Rich and complex Mr. Peet tinkers

NewAmerica

Senior Member
Mandarin
What does "Rich and complex Mr. Peet tinkers" mean? It seems that "tinker" here means "improve" - Mr.Peet, who was rich and sophisticated, improved the coffee's taste. Well, I am not sure at all.

Thanks in advance

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Peet's Coffee Major Dickason's Blend Deep Roast, Whole Bean (32 oz.).Rich and complex Mr. Peet tinkers.Before you know it, our all-time bestseller is born.Peet's Coffee Major Dickason's Blend Deep Roast Whole Bean Coffee Tasting Notes: Rich

-Peet's Coffee

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  • NewAmerica

    Senior Member
    Mandarin
    It's actually:

    Rich and complex.

    Mr. Peet tinkers. Before you know it, our all-time bestseller is born.​
    What does "tinker" mean there?

    Our dictionary says: tinker:
    1. to work with a thing without useful results:She likes to tinker with the car.
    2. to work clumsily at anything.
    Not suitable here.
     

    Myridon

    Senior Member
    English - US
    It's the first one, but I find the definition rather terse and unhelpful because no one would do "tinker" if they expected no results to ever come of it. It's more like experimenting. You are trying things that are somewhat random with the hopes of a good result.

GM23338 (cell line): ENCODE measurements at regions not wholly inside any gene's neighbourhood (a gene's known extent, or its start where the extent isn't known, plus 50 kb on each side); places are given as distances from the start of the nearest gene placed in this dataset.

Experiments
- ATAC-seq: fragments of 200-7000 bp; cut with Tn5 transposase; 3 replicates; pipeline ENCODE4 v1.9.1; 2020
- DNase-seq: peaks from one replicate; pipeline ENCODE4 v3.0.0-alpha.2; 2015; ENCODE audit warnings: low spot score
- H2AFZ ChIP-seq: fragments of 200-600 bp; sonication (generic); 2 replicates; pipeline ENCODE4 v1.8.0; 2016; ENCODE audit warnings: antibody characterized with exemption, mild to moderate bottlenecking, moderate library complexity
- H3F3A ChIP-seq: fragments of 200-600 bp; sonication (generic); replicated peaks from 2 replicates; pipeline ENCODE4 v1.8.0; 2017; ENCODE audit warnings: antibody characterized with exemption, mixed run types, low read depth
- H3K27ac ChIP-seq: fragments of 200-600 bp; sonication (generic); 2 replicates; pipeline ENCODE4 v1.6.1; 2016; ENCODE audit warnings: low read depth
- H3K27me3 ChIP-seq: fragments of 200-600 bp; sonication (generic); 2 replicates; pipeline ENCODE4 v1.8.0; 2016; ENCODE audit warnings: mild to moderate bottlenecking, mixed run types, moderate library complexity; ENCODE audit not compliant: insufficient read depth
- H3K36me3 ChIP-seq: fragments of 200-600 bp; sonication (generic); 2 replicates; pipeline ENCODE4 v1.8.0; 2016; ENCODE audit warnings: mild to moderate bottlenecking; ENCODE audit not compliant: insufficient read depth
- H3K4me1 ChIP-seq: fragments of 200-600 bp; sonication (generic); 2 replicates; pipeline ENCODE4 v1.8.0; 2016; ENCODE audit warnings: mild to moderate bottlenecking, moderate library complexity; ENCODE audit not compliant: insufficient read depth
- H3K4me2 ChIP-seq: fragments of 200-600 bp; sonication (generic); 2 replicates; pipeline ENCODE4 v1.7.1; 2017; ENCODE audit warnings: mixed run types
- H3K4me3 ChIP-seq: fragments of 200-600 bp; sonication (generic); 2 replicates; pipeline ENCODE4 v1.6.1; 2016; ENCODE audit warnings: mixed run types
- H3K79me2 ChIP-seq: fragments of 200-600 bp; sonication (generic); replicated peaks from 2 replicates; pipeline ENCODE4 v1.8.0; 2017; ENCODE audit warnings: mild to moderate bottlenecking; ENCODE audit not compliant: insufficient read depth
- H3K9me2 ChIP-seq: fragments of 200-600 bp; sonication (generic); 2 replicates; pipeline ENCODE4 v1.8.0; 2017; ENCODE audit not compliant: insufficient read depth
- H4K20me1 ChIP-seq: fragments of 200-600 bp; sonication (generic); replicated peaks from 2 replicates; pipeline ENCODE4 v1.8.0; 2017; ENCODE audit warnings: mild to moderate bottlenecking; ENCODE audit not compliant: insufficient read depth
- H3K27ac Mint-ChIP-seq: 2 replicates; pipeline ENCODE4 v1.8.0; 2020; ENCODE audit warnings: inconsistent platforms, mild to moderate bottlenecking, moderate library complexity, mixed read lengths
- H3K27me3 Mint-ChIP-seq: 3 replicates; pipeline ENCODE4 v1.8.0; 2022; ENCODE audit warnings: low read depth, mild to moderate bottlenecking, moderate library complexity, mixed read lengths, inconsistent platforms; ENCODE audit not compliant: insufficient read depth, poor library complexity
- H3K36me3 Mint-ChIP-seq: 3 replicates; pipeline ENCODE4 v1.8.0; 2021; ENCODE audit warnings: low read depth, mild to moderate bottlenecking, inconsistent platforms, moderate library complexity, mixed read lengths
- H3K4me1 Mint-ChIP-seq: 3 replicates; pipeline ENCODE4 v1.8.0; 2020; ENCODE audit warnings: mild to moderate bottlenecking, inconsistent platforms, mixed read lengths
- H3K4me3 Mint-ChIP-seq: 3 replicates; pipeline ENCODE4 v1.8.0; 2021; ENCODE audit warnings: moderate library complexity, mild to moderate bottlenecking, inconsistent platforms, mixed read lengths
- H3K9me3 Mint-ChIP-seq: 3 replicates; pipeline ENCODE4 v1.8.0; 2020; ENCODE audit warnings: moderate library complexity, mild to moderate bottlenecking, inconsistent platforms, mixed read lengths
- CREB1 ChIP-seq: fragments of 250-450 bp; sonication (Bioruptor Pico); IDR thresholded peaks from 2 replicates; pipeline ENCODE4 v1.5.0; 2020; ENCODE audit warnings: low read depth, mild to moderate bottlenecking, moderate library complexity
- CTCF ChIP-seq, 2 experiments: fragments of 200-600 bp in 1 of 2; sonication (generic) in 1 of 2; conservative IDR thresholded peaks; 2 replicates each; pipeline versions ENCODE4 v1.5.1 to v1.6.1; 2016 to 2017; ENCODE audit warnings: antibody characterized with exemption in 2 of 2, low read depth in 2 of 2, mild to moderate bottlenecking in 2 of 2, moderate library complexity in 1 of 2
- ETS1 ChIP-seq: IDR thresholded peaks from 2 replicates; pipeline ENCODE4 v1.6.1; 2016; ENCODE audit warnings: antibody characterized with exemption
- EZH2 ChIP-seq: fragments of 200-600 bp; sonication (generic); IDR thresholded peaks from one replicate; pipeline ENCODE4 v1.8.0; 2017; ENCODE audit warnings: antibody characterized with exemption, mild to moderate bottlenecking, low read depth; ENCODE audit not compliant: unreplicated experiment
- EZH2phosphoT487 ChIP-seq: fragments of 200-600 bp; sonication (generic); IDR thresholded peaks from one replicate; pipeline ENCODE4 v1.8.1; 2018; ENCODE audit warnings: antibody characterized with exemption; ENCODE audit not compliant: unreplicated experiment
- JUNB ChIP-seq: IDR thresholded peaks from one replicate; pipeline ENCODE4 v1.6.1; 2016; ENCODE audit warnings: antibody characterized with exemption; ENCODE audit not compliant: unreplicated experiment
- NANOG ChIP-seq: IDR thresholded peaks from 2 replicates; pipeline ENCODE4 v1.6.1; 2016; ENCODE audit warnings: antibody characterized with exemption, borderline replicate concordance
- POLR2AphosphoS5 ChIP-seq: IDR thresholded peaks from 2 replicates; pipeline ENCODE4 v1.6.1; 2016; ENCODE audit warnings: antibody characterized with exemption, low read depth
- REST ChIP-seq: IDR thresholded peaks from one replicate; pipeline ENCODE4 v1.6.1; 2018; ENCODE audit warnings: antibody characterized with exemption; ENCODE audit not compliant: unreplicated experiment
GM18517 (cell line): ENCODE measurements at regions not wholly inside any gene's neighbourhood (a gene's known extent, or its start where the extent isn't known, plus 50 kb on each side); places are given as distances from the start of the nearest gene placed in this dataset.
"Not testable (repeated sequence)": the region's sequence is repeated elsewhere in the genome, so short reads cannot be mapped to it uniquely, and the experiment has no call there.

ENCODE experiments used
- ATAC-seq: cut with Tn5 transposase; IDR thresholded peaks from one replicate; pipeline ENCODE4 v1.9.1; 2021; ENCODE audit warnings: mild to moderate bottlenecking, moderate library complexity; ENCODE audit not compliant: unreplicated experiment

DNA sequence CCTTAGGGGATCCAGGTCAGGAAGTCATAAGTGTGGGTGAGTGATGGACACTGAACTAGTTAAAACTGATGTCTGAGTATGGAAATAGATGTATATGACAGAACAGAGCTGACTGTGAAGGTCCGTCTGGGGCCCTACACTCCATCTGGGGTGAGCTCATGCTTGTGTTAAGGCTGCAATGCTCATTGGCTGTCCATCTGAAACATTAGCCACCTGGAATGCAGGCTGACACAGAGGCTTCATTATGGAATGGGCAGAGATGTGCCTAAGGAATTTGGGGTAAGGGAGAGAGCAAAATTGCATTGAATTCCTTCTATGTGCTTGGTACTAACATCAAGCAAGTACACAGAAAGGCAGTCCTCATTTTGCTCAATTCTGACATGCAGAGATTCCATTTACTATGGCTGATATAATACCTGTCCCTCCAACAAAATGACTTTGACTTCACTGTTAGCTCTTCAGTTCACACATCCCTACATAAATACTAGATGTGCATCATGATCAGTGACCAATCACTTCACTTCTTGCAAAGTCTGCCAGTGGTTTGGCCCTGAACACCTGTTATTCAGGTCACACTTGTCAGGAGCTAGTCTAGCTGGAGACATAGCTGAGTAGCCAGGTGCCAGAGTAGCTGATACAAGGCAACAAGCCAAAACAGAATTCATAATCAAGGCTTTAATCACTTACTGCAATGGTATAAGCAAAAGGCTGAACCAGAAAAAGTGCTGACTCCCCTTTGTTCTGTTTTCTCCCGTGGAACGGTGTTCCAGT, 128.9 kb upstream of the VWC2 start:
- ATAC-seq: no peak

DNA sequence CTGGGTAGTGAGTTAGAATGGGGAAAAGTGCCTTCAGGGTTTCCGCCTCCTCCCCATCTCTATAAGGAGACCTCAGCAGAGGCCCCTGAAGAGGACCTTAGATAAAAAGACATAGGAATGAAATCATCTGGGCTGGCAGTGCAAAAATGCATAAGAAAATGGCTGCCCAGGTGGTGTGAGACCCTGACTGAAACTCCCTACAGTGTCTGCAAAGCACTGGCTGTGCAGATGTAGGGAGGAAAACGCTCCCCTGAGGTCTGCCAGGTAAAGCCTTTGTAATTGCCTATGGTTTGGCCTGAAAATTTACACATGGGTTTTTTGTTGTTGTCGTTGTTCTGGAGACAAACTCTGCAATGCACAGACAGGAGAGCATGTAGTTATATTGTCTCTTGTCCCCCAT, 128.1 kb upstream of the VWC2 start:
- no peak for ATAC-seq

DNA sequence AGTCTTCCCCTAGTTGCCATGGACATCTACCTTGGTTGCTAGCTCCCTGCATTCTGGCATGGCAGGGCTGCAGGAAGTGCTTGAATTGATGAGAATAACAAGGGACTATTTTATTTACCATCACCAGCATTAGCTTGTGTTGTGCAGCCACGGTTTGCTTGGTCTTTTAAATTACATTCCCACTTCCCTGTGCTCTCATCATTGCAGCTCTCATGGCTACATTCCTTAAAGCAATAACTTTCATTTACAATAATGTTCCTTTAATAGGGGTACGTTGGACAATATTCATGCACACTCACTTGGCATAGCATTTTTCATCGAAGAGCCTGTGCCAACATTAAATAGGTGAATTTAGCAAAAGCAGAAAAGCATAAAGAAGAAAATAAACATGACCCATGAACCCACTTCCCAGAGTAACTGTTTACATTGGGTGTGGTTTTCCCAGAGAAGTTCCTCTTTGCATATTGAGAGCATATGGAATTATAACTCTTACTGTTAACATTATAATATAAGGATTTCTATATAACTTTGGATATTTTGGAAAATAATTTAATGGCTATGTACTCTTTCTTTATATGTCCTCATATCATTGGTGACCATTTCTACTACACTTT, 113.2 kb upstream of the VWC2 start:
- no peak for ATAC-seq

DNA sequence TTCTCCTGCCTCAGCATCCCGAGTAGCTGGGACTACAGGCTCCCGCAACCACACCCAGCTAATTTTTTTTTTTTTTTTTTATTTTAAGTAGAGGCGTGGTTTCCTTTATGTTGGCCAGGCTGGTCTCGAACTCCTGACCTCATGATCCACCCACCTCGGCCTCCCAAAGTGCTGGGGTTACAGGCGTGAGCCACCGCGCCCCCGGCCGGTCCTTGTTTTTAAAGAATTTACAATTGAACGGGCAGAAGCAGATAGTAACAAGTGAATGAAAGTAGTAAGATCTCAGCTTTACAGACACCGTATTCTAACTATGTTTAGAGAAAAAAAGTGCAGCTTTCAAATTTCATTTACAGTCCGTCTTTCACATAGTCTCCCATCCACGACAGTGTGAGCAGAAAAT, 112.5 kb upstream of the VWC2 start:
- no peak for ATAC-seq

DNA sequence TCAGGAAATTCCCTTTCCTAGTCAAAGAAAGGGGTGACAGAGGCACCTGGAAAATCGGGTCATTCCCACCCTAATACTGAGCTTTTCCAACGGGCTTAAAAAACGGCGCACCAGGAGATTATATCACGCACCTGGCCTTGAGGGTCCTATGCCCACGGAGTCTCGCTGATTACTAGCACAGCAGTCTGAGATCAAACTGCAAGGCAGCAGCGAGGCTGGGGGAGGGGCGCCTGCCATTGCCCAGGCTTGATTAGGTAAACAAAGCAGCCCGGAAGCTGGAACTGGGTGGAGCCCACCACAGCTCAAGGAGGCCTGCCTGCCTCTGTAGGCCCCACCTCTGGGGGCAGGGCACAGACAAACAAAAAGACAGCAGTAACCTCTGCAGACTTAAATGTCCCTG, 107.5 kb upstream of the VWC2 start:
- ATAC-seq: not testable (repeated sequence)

He probably tried different types and combinations of beans, roasting them in different ways, etc until he got a good result.
     

    NewAmerica

    Senior Member
    Mandarin
    Yeah, Mr. Peet was gradually improving his way all along. Not tinkering at all. I think the word tinker here is misused.
     
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    JulianStuart

    Senior Member
    English (UK then US)
    What does "tinker" mean there?

    Our dictionary says: tinker:
    1. to work with a thing without useful results:She likes to tinker with the car.
    2. to work clumsily at anything.
    Not suitable here.
    I think many people would say he was tinkering with his recipe. I don't think the dictionary is clear at all.
    :thumbsup:

    The Collins entry does not require the results to be useless

    tinker (intransitive)
    followed by with: to play, fiddle, or meddle (with machinery, etc), esp while undertaking repairs

    Edit: I looked at a few more dictionaries and there may be an AE emphasis on the failure of the attempt, while BE does not have "failure" as such a strong part of the meaning.
     
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    Copyright

    Senior Member
    American English
    I've heard "tinkers" nearly all my AE life, and "failure" was never part of the definition in my mind.

    Looking more closely, I see this second definition for tinker in the WR Random House Dictionary: to work clumsily at anything.

    I've never had that in mind for "tinker" either. So either I've lived my life in ignorance of the real meaning of "tinker," or Random House isn't reporting the way I and my friends use it.
     
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